The Common Testing Aspects for the PMP Exam

Delphi techniques: Delphi techniques allow experts to come together and reach a consensus. Anonymous participation was possible from project experts. The organizers used questionnaires for opinions on key project issues. They then summarized the answers and gave the results back to experts for further comment. After several rounds of this process, it is possible to reach an agreement. The Delphi technology reduces data bias and prevents anyone from unduly influencing results. A few key words: expert. Anonymous. Multiple rounds. Convergence.

Sensitivity analysis: This helps to identify the risks that could have the greatest impact on the project. It helps to understand how changes to project goals relate with changes in uncertainties. All other uncertainties must be fixed to baseline values. Then you can see how each factor affects the goal. A tornado map is one example of sensitivity analysis.

Monte Carlo simulation is the process of simulating hundreds possible outcomes based upon the probability distributions of cost and schedule for one task and then applying these results at the project level to generate a probability distribution.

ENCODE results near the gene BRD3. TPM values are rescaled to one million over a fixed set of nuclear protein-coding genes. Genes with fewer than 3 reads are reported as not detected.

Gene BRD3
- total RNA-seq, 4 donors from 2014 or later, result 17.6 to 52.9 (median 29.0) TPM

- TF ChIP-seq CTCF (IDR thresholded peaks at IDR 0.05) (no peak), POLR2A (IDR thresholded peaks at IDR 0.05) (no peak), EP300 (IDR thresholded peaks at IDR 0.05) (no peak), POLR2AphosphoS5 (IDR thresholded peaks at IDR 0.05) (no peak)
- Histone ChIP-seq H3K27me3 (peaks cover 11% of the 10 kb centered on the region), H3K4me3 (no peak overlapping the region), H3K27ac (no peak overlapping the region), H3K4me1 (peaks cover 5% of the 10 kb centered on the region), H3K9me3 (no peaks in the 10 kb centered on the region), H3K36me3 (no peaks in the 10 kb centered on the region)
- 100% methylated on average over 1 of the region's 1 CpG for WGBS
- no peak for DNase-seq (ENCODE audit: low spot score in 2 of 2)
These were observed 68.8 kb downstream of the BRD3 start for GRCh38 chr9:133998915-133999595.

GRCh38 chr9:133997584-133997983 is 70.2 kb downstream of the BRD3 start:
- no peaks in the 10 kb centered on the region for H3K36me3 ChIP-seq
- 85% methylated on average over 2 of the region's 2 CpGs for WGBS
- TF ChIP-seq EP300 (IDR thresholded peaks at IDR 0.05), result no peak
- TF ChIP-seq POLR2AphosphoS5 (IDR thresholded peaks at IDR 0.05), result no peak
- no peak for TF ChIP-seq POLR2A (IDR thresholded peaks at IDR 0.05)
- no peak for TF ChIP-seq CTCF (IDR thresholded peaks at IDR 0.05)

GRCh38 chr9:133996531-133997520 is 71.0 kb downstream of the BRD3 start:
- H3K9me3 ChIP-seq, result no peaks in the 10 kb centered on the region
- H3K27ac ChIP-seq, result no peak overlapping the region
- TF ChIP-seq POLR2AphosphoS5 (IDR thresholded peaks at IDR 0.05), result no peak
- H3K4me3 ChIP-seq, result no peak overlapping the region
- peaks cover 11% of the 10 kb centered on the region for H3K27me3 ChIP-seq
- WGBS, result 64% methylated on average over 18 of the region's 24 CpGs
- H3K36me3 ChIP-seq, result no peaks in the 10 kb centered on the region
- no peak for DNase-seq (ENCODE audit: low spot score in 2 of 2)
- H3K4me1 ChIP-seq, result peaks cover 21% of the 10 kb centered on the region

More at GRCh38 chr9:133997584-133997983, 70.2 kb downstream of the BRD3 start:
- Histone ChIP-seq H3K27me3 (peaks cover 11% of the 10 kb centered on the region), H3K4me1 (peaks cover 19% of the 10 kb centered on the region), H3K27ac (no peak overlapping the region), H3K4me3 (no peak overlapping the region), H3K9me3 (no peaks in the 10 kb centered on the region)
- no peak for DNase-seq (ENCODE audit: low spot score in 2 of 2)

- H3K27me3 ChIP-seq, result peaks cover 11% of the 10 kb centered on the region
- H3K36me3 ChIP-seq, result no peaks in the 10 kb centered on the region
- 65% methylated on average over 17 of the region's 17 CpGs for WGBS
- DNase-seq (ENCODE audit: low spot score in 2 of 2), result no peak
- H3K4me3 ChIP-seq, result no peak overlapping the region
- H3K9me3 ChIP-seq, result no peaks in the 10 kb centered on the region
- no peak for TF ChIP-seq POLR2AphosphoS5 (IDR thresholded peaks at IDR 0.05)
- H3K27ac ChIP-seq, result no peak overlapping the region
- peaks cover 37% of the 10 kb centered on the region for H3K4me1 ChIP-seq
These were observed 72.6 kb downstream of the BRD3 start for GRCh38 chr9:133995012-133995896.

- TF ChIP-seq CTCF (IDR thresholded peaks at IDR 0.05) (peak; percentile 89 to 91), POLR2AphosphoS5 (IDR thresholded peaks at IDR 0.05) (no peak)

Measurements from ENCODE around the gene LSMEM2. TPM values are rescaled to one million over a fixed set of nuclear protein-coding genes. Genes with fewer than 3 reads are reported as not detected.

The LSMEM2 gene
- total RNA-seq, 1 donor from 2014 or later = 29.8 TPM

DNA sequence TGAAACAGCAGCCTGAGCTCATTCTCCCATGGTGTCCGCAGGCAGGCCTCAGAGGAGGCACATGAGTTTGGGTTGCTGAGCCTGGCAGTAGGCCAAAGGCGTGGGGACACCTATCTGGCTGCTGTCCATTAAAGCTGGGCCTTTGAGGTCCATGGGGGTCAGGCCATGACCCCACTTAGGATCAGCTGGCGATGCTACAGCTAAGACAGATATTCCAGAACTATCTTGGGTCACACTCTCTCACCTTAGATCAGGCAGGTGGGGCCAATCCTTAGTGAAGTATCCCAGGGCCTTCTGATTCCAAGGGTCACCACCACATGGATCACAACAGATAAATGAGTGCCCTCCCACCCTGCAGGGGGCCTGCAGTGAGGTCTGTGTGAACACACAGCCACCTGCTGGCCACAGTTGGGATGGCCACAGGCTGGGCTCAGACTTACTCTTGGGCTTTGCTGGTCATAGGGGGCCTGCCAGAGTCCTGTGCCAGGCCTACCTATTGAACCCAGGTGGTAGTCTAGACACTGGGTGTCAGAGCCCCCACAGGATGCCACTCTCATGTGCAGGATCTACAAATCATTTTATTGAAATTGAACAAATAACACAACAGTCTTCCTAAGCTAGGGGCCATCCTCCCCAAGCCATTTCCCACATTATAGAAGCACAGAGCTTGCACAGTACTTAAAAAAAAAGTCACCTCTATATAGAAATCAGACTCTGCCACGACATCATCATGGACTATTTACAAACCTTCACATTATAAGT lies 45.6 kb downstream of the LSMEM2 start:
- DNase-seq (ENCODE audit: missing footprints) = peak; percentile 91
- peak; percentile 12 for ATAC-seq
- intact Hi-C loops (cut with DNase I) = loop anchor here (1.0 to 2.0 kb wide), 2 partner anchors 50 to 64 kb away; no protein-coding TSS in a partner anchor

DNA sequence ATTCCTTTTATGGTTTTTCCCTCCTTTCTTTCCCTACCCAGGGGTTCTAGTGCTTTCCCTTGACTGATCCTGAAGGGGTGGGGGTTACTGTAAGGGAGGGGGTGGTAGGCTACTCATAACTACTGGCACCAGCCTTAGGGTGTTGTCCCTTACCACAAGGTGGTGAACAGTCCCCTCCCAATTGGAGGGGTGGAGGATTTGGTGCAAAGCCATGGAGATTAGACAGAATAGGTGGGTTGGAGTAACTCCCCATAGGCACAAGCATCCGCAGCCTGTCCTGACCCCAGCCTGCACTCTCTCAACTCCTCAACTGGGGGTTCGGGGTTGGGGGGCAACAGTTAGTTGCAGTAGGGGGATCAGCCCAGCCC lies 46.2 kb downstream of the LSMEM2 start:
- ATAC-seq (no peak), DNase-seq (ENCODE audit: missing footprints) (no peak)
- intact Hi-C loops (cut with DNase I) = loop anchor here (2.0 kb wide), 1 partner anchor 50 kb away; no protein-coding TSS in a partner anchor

RACI: A common matrix of responsibility that uses terms like executive, responsible, advisory and informed to describe the state of stakeholder participation in project activities.

Rolling planning: A method of iterative planning in which the work that will be done in the near future is planned in detail, and the work that will be done long-term is planned roughly.

Trend analysis: Analyze changes in project performance over time. This will help you determine if performance is improving or declining. Graphic analysis techniques allow you to analyze current performance and compare it to future targets (expressed in terms of completion dates).

Analysis of expected monetary value: A statistical technique that calculates an average result for certain future events. Commonly used in decision tree analysis.

The five stages of teambuilding:

Formation stage. This stage is where team members get to know one another and learn about the project. They also learn about their formal roles and responsibilities within it. The team members tend to be more independent than one another and not always open up.

The oscillating phase. The team begins working on the project, making technical decision and discussing the project management strategy. If team members are not open to other points of view and opinions, it can lead to a negative team environment.

The specification phase. The specification phase is where team members start to work together, adjust their work habits and behavior to support the team, as well as build trust among each other.

Maturity stage. This stage is when the team functions as an organized unit. To solve problems efficiently and smoothly, team members depend on each other.

Phase of dissolution. The dissolution phase is when the team finishes all work and team members depart the project. After the project is completed, people are usually released and teams are disbanded. You can also disband the team at the end of a phase or project (see Section 4.6).